Search Loci: Convergence:
We come finally, however, to the relation of the ideal theory to real world, or "real" probability. If he is consistent a man of the mathematical school washes his hands of applications. To someone who wants them he would say that the ideal system runs parallel to the usual theory: "If this is what you want, try it: it is not my business to justify application of the system; that can only be done by philosophizing; I am a mathematician." In practice he is apt to say: "Try this; if it works that will justify it." But now he is not merely philosophizing; he is committing the characteristic fallacy. Inductive experience that the system works is not evidence.
A Mathematician's Miscellany, Methuen Co. Ltd, 1953.
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Prime Numbers: The Most Mysterious Figures in Math
Prime Numbers, The Most Mysterious Figures in Math, David Wells, 2005. 272+xv pp., $24.95, ISBN 0-471-46234-9. John Wiley & Sons, Inc., Hoboken, NJ, http://www.wiley.com/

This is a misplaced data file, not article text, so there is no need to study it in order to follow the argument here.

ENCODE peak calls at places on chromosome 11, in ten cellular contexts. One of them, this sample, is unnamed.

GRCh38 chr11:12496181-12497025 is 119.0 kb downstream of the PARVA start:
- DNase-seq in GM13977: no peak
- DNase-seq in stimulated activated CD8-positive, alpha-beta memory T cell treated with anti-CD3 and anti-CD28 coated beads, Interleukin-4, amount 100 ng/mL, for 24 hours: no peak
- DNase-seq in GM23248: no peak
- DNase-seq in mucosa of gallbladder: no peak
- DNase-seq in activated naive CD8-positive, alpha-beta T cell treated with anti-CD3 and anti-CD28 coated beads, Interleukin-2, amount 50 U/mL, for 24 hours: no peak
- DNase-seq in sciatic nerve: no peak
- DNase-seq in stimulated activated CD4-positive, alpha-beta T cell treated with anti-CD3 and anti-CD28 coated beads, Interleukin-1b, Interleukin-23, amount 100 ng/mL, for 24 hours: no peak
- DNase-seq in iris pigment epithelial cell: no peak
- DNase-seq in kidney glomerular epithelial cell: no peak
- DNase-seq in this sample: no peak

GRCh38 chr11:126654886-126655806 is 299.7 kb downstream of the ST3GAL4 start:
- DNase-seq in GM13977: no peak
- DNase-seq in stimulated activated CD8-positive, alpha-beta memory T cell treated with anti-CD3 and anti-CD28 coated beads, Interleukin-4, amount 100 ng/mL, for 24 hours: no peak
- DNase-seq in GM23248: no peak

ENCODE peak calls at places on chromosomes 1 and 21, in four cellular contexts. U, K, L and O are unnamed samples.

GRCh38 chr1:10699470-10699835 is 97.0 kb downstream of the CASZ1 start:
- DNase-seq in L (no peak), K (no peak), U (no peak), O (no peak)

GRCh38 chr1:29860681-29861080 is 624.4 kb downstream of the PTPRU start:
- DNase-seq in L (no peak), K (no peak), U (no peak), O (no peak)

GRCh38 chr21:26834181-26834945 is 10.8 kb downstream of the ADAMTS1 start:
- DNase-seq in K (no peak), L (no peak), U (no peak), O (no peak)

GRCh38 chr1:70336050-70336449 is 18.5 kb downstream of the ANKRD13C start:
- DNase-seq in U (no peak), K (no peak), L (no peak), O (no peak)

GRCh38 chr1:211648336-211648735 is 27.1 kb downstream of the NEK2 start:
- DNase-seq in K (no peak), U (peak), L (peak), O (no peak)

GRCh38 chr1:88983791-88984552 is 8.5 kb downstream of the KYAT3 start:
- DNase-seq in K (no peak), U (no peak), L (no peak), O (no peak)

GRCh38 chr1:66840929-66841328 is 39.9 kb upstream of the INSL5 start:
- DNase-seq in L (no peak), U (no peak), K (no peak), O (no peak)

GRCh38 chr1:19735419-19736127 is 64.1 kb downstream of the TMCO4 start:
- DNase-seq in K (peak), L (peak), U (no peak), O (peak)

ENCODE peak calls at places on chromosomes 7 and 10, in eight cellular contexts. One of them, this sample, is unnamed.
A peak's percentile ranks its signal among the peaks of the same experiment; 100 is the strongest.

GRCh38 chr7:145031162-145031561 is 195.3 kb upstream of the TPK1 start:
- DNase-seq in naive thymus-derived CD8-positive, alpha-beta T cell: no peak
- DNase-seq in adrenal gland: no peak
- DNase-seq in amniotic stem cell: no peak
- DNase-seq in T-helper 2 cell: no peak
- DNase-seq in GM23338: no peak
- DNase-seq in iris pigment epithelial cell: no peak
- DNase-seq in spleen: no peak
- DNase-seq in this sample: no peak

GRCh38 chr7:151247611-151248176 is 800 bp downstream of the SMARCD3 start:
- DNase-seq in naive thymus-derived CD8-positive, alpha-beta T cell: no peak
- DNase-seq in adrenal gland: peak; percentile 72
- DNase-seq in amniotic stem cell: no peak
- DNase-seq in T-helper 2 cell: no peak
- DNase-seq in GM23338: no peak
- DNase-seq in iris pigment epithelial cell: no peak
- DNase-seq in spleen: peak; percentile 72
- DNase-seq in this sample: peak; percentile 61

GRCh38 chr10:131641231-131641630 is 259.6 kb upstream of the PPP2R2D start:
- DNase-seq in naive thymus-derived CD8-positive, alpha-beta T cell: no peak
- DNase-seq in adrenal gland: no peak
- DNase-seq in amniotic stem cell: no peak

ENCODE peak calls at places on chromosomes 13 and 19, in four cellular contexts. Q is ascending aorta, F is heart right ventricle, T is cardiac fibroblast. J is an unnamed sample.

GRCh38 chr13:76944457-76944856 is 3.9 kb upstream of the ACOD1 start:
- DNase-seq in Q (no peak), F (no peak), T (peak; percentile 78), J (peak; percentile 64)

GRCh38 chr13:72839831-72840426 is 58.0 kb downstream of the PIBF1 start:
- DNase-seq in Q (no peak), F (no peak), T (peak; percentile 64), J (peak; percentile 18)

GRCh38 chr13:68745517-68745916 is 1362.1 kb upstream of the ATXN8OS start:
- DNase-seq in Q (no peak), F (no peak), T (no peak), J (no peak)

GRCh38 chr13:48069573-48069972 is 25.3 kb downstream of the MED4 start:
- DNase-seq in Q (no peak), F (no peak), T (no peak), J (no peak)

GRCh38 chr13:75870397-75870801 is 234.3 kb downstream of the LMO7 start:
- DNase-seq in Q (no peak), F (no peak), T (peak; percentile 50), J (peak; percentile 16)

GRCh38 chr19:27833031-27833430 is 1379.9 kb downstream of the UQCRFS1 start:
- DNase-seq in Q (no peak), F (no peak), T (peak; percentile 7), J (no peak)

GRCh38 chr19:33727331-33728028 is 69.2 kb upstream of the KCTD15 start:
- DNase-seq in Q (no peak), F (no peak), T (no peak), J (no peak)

In Prime Numbers, The Most Mysterious Figures in Math, David Wells has compiled a comprehensive A-to-Z guide containing a vast amount of information about prime numbers. Every reader of this book is bound to find many new and interesting facts about the primes. Mathematics teachers in particular will find much material here to enrich their classes. Indeed, the subject of prime numbers can provide teachers with many examples that are accessible to students and illustrate important points about what mathematics is and what mathematicians do.
The book contains many entertaining anecdotes and fun curiosities about prime numbers. There is a wide variety of topics, including:
· Famous conjectures about prime numbers, such as: Brocard's conjecture; Fortune's conjecture; Giuga's conjecture; Goldbach's conjecture; the Hardy-Littlewood conjectures; Polignac's conjecture and Shank's conjecture.
Gabriela Sanchis, Professor of Mathematics, Elizabethtown College,PA